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Hollie

It all started when a friend of Hollie Stephenson’s mum tweeted Dave Stewart a link to a YouTube clip of the singer performing Stone Tears in Camden’s Bar Vinyl (remember: her first song, her first gig). Within five minutes Dave replied. Within a couple of months, on his next trip back to London from his adopted home in Los Angeles, he met Hollie and her mum.

Explaining his enthusiasm, the legendary artist/producer says: “She was 12 or 13 by then, and I know how tough it is to get up and sing your own song in front of people. And the fact was that the song wasn’t a cover or a throwaway thing – Stone Tears was a very moving song that she’d written. It was obviously heartfelt. So there was something about her standing up there straight, having learnt the guitar in a month or something, and saying: ‘I’m gonna play this song.’ There was just something very interesting about that.”

Stewart and Hollie and her mum kept in touch. He was keen to work with her, but no one was in a hurry.

“She had that gift, that gift to write songs. But she needed experience. I told her to write at least 16 or 20 songs that she really felt were connected to her in every way, and that she really meant. And she had to learn them on the guitar and be able to play them to me, as well as be able to record them.”

Three years later, the Stephenson’s and Stewart were ready. Early last year, he invited them to his studio in LA.


“I said to Hollie that I thought she’d have the most fun, and feel most connected, playing and singing with real, great players. So everything was recorded live, in a circle, with drummer, bass payer, piano player, brass section. And,” he adds, “I decided to split the album in two – do some in Los Angeles, and some in Jamaica, in Port Antonio. And there we got players in from Kingston. It was just a deep-dive in that whole experience, musically and culturally, and she just went bonkers for it.”

The recordings were also filmed, as part of a forthcoming BBC documentary, Lost Archives Of 17 North Parade. It's directed by Mark James, who had seen Hollie live in London and, in Stewart's words, "flipped". The film tells the story of the legendary Jamaican artists who recorded in this tiny studio, and the rediscovery of the audio tapes of their recordings. As part of that project, Hollie “duetted” with the late Dennis Brown – on a track, When You Get Right Down To It, that he had recorded, but never completed, when he himself was 16 too.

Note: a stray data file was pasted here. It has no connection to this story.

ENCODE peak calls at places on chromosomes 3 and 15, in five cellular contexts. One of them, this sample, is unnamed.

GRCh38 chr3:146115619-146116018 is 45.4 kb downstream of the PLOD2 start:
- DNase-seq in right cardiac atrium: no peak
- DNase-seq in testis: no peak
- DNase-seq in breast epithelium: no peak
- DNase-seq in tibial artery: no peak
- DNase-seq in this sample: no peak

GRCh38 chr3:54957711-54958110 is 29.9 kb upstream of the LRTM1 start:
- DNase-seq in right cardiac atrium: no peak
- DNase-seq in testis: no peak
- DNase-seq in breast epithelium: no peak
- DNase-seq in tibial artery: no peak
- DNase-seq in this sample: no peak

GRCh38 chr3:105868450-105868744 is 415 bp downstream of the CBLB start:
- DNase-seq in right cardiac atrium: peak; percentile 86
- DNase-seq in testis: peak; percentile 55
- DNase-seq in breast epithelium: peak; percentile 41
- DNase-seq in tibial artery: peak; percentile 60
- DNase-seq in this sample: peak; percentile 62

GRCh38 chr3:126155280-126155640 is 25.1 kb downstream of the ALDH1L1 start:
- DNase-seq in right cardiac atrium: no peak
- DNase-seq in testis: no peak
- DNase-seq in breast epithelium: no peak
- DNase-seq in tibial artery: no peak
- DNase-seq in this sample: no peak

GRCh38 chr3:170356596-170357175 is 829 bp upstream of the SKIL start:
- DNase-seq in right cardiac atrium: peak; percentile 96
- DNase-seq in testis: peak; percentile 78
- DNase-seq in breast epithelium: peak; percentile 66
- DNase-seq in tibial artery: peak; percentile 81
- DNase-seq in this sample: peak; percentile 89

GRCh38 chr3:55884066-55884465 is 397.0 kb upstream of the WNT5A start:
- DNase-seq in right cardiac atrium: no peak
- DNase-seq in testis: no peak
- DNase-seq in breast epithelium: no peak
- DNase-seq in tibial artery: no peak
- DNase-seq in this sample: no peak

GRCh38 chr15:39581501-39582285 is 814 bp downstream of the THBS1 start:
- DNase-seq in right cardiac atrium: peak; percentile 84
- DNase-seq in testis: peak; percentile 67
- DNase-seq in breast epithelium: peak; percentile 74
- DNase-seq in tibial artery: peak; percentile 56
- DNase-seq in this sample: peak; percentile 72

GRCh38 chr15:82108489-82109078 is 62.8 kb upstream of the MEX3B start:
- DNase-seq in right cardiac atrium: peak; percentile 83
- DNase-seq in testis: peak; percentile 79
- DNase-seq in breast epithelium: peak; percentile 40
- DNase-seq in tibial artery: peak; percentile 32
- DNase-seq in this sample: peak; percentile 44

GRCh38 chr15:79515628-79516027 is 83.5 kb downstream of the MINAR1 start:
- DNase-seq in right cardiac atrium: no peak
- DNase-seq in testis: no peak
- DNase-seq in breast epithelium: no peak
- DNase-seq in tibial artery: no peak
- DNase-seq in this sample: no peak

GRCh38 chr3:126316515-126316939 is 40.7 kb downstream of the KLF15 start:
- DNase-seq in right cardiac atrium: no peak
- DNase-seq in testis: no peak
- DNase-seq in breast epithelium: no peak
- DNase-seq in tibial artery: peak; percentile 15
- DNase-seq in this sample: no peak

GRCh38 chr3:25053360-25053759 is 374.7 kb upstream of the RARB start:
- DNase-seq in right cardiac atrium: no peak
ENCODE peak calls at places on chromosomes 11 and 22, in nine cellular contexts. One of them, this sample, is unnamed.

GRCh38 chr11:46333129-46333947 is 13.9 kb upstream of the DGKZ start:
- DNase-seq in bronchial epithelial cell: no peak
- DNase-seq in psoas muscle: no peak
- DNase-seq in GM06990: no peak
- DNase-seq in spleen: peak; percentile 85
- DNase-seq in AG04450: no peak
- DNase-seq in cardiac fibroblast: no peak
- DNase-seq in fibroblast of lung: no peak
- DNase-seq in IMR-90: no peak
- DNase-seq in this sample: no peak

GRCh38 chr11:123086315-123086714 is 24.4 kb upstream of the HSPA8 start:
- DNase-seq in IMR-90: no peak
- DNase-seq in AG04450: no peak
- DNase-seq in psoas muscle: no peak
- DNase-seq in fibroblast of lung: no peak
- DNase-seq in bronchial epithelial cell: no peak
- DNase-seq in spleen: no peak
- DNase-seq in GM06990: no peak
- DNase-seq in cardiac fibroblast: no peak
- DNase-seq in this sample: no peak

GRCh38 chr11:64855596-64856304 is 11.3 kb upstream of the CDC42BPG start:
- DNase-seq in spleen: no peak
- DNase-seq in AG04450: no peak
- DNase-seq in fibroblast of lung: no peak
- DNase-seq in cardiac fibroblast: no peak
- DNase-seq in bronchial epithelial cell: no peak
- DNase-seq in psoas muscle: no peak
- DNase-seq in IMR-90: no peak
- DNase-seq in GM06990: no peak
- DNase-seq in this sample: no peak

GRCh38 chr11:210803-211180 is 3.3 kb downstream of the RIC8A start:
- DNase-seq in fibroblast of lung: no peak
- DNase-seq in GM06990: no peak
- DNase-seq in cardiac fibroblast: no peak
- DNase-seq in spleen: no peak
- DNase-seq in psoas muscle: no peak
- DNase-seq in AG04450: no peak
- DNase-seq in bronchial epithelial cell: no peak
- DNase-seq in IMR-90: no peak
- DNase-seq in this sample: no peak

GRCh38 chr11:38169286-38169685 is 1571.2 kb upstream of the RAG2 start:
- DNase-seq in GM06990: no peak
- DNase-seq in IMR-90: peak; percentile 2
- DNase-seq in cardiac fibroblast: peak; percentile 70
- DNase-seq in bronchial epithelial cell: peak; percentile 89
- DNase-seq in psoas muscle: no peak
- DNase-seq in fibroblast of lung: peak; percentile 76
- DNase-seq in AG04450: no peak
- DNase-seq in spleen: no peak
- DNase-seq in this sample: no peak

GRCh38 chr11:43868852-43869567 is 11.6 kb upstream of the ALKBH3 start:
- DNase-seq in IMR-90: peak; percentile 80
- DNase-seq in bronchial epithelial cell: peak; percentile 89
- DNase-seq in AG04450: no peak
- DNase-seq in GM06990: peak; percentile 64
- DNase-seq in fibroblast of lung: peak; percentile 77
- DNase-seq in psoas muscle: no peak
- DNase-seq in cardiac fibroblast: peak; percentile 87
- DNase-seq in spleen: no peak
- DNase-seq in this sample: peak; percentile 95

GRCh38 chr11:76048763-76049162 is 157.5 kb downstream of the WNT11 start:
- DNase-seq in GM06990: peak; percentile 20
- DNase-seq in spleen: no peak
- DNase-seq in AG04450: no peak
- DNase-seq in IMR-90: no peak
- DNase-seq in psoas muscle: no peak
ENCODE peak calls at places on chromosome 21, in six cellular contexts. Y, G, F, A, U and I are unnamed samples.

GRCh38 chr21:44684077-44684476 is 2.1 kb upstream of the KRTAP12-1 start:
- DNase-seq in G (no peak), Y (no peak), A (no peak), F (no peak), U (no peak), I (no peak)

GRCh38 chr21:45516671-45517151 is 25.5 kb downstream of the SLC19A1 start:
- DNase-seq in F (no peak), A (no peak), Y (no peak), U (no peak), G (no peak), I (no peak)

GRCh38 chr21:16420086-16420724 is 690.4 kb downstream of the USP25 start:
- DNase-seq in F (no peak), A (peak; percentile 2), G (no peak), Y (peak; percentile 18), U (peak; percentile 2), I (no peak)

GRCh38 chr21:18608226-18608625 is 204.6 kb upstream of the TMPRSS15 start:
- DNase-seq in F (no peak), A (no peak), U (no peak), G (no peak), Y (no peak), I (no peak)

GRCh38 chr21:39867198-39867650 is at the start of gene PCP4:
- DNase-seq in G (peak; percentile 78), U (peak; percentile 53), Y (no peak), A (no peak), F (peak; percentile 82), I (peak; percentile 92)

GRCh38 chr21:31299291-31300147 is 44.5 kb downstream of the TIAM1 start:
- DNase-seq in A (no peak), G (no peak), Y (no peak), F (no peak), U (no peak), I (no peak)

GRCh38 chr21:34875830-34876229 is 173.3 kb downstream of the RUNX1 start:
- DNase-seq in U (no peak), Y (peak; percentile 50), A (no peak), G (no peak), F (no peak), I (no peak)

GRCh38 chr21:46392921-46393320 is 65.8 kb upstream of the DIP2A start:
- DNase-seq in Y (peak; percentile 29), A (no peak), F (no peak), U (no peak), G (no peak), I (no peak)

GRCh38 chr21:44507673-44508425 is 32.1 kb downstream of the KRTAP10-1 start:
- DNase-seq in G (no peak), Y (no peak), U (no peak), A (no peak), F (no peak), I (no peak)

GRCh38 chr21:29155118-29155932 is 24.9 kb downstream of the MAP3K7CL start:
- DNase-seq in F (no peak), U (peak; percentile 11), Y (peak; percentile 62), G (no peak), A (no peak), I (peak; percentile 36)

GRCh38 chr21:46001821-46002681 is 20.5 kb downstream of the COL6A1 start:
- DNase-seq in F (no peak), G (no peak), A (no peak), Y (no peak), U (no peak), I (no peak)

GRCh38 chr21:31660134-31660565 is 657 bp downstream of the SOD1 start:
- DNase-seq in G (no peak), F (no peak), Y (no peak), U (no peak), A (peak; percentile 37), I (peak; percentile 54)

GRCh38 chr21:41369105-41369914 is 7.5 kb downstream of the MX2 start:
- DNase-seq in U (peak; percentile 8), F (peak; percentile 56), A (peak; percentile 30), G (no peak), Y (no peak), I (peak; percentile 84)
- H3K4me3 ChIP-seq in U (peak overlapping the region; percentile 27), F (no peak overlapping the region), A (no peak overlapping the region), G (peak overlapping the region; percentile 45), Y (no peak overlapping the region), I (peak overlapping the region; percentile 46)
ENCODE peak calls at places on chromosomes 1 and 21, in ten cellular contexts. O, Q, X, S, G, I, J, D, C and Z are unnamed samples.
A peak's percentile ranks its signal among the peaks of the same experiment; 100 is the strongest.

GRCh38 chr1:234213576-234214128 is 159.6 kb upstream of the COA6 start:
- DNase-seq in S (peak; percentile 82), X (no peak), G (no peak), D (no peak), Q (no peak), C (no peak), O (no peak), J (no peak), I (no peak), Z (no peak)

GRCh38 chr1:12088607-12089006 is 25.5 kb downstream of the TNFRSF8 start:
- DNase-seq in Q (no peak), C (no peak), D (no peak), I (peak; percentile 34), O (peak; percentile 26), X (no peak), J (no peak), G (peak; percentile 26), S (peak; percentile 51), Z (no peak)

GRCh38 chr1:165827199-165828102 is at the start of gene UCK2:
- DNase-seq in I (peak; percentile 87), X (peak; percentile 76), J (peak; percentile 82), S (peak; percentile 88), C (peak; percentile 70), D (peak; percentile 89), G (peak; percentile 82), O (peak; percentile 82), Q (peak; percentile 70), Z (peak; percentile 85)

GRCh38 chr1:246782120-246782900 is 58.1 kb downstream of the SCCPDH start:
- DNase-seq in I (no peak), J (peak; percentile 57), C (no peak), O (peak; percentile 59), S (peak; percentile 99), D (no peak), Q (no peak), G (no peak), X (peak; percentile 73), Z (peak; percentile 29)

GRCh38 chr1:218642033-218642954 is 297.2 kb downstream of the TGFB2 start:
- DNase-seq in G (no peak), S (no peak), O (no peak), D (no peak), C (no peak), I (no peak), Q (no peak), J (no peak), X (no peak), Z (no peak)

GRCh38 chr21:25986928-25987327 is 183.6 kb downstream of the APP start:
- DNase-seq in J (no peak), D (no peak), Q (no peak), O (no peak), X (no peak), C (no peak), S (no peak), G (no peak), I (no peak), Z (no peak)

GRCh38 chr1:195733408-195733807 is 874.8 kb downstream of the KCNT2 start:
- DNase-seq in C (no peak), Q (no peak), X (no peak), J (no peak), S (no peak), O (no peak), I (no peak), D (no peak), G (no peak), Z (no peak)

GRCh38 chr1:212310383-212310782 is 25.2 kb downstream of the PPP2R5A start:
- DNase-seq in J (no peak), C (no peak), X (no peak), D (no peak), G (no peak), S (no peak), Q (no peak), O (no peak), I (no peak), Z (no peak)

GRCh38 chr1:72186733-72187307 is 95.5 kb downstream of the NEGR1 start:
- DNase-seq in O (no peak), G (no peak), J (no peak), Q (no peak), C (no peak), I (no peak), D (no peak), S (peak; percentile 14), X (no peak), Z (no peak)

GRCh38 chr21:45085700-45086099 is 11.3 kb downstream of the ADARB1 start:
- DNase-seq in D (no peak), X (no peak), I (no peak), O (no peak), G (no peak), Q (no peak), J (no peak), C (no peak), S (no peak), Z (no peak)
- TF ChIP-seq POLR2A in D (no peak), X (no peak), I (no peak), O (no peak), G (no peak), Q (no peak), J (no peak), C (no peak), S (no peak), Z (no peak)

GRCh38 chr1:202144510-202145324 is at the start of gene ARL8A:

Late last year, having left school, Hollie went back to LA. In a two-month period she and Stewart finished her debut album, including co-writing one song, the string-flecked, soul-gospel gem Sunday Morning. They also shot a video for Broken Heart Strings, a back-to-black tearjerker. Hollie also played some LA shows, including a rave-reviewed spot at Hollywood's Hotel Café. "A momentous night, the debut of a shining new musical star," wrote American Songwriter. "Hollie proceeded to enthrall the crowd with her singularly soulful songs, commanding the big band like a seasoned soul diva. It was amazing to see, and to hear, and to register that this is a 16-year old girl we are experiencing, yet as vital and inspirational as the best of the best." High praise indeed.

Find Hollie online here

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